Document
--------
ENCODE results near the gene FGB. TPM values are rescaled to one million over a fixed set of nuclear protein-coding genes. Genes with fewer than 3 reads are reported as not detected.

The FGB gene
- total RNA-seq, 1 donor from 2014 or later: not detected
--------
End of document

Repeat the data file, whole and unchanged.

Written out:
ENCODE results near the gene FGB. TPM values are rescaled to one million over a fixed set of nuclear protein-coding genes. Genes with fewer than 3 reads are reported as not detected.

The FGB gene
- total RNA-seq, 1 donor from 2014 or later: not detected